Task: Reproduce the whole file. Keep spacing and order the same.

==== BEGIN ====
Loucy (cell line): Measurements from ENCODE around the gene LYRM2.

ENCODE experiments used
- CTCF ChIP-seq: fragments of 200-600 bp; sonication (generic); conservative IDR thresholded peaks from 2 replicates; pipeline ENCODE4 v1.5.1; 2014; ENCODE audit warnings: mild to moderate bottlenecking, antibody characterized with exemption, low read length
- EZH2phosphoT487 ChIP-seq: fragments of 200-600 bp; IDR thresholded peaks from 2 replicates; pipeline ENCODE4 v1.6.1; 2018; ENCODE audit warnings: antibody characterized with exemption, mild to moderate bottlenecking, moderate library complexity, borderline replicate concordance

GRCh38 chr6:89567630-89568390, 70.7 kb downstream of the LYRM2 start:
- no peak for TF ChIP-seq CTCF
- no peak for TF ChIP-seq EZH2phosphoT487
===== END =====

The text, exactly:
Loucy (cell line): Measurements from ENCODE around the gene LYRM2.

ENCODE experiments used
- CTCF ChIP-seq: fragments of 200-600 bp; sonication (generic); conservative IDR thresholded peaks from 2 replicates; pipeline ENCODE4 v1.5.1; 2014; ENCODE audit warnings: mild to moderate bottlenecking, antibody characterized with exemption, low read length
- EZH2phosphoT487 ChIP-seq: fragments of 200-600 bp; IDR thresholded peaks from 2 replicates; pipeline ENCODE4 v1.6.1; 2018; ENCODE audit warnings: antibody characterized with exemption, mild to moderate bottlenecking, moderate library complexity, borderline replicate concordance

GRCh38 chr6:89567630-89568390, 70.7 kb downstream of the LYRM2 start:
- no peak for TF ChIP-seq CTCF
- no peak for TF ChIP-seq EZH2phosphoT487